Available now in Japan and headed overseas later this year, Hatsune Miku: Project Diva F 2nd is sure to please its fanbase. This will be a shorter review than most, as there isn’t as much to say about the core gameplay itself this time around as there was when I reviewed the first Project Diva F.
While I’ve heard of no official changes to the difficulty, Project Diva F 2nd definitely feels harder than its predecessor. Though it was fun all the while, it’s worth a note that I found myself getting my ass kicked even on Standard and Easy Modes way more often than I did in the last Project Diva. In Project Diva F 2nd, it’s as if Normal Mode disappeared, leaving the options as Easy, Hard, Extreme, and Holy Crap Extreme.
This didn’t bother me, as I play these to relax and just hit buttons to the music and don’t get all bent if I fail, but it might bother some completionists who find themselves seeing failure more often than they expected. Those who’ve been rocking with Miku since the beginning, meanwhile, might welcome the new difficulty with open arms. By that same token, the recommended starting point for franchise newcomers probably wouldn’t be this game, but 2012’s Hatsune Miku: Project Diva F (2013 for NA).
Edit Mode makes a return, though its use requires an additional 747 MB download from the PSN store; it’s free (as it should be), but the extra step is a little off-putting. Most people won’t use it, other still will only use it a tiny bit, but those who do want to dive in have a powerful tool in their hands. While players can still download user-created tracks, different songs have oddly varying copyright restrictions, so some downloads available to the Japanese version won’t be available to others. I don’t know if they check for this by your PSN region or if they have some kind of IP shit going on. I imagine it’s the former, but the insanity of the music industry knows no bounds. Suits, man.
The track list good, though again, like an old man, I feel compelled to add that the new material doesn’t pack the punch that the older stuff does. In all, there are 20 new songs in PDF2, with just as many returning from previous games, including an Extreme version of Levan Polka. Three of the re-releases feature new PVs — my favorite being Sakura no Ame (“Cherry Blossom Rain“). The old PV for Sakura no Ame was quite basic, mostly Miku singing and dancing under a cherry blossom tree with a few outdoor cuts and shots of a school here and there, but that was it. The updated version has much more style and power as Miku walks around in her old high school recording a video. As a school teacher in Japan, the song and video hit home.
2nd is visually cleaned up compared to the first Project Diva F. The characters and menus all look smoother. Gone are the days of suspecting that your friend removed your Vita screen protector, rubbed the adhesive part on the carpet, then put it back on your Vita. Project Diva F 2nd looks the way it ought to.
Star notes make their return, more obnoxiously than ever. They can be activated with the touchscreen, back touch pad, or analog sticks, but these all feel stupid and forced. [Theory and musing] I wonder if the dev team felt pressure to spice up the gameplay or something? To me, is wasn’t broken, so there’s no need to fix it. There might be some who say that this feels more like an expansion than a sequel, but I doubt star notes would change their tunes… so to speak.[/Theory and musing]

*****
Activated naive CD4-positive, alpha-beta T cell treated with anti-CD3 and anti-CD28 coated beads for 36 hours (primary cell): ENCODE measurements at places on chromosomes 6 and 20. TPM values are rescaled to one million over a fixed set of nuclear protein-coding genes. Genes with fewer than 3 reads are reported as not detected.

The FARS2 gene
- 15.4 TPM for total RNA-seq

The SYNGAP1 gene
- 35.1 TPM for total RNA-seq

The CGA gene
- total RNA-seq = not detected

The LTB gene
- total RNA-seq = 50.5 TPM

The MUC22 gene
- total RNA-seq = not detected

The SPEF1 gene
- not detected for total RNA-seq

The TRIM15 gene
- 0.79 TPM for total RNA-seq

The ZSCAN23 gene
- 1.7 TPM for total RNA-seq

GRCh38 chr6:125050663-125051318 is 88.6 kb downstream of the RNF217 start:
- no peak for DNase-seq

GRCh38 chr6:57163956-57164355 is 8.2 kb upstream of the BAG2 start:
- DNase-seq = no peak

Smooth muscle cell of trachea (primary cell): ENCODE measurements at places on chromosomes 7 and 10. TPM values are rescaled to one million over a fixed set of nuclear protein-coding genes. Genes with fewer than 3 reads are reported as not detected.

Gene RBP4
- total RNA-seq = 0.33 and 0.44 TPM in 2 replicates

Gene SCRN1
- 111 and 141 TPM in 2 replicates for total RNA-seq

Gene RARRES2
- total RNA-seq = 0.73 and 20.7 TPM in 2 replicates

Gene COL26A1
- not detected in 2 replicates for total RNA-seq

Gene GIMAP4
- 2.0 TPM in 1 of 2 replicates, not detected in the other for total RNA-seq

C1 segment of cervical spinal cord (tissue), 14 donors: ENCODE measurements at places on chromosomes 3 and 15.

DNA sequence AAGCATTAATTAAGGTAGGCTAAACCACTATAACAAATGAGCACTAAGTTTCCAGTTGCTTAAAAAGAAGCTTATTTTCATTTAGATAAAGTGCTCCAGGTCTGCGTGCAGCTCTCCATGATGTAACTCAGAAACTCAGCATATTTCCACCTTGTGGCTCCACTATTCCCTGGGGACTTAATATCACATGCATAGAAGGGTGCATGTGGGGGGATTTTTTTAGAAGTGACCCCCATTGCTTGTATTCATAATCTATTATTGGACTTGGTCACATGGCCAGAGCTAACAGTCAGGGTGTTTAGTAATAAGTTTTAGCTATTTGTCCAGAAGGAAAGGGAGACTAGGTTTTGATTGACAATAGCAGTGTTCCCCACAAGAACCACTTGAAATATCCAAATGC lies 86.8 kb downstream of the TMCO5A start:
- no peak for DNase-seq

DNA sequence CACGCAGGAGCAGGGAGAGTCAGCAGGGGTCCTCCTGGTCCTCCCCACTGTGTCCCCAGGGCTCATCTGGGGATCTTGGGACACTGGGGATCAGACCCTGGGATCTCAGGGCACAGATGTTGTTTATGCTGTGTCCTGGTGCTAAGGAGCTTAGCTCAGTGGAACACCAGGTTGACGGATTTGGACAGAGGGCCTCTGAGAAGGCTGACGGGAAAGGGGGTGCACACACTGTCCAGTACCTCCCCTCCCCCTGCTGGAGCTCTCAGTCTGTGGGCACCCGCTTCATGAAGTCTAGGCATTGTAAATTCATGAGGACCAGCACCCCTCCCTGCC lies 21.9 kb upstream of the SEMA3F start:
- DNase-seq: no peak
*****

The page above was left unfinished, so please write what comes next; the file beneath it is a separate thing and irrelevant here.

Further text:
Diva Room once again allows people to live their dream of filming someone in their house, without their knowledge or consent. Cute as it is to buy Miku a jukebox and a new outfit with Diva Points, this feature doesn’t add a whole lot of value. There have been new items added since the last game, but I didn’t have the patience to do as much with the Diva Room as I did then. Fortunately, it’s an appendix and not the main attraction.
If you’ve played Hatsune Miku: Project Diva F, you’ll feel right at home in Project Diva F 2nd; if you haven’t, that’s probably the optimal starting point. 2nd is still a great rhythm game, the Vocaloid cast is still a fun bunch, and this entry once again has stuff for all types of fans. Whether you just wanna tap to the beat or need to go deeper, Hatsune Miku’s latest offering is another good one.
Review copy obtained via Play-Asia.com. Vita version reviewed. Game also available on PS3.
(Post-review notes for importers. Read the PSLS guide to importing here.)
I’ll say the same thing I said at the end of the first Project Diva F review: The rhythm game portion of Hatsune Miku: Project Diva f is clearly its most important part, and if that’s pretty much all that matters to you, then you need not speak a lick of Japanese to be able to fudge your way through the whole track list, maybe encountering an experimental flub or two; you’ll figure out what’s what quickly. Knowing how to read some katakana will help, as it does in any Japanese game; that will let you know exactly what you’re doing on a lot of the menu commands instead of having to experiment.
An intermediate amount of reading ability will be needed in order to be certain of what exactly you’re doing in the Diva Room and within its associated shop. An advanced level of Japanese is required for understanding the music editor commands, though even then, its interface is not the most intuitive in the world, so there may be additional confusion. If you’re wanting to dive into the depths and explore the music editor, make sure your Japanese is solid before importing this. But if you know nothing or are just okay, and if you’re satisfied playing the rhythm game and not being able to understand some of your Diva Room options, then you can easily mash the Go Button on this.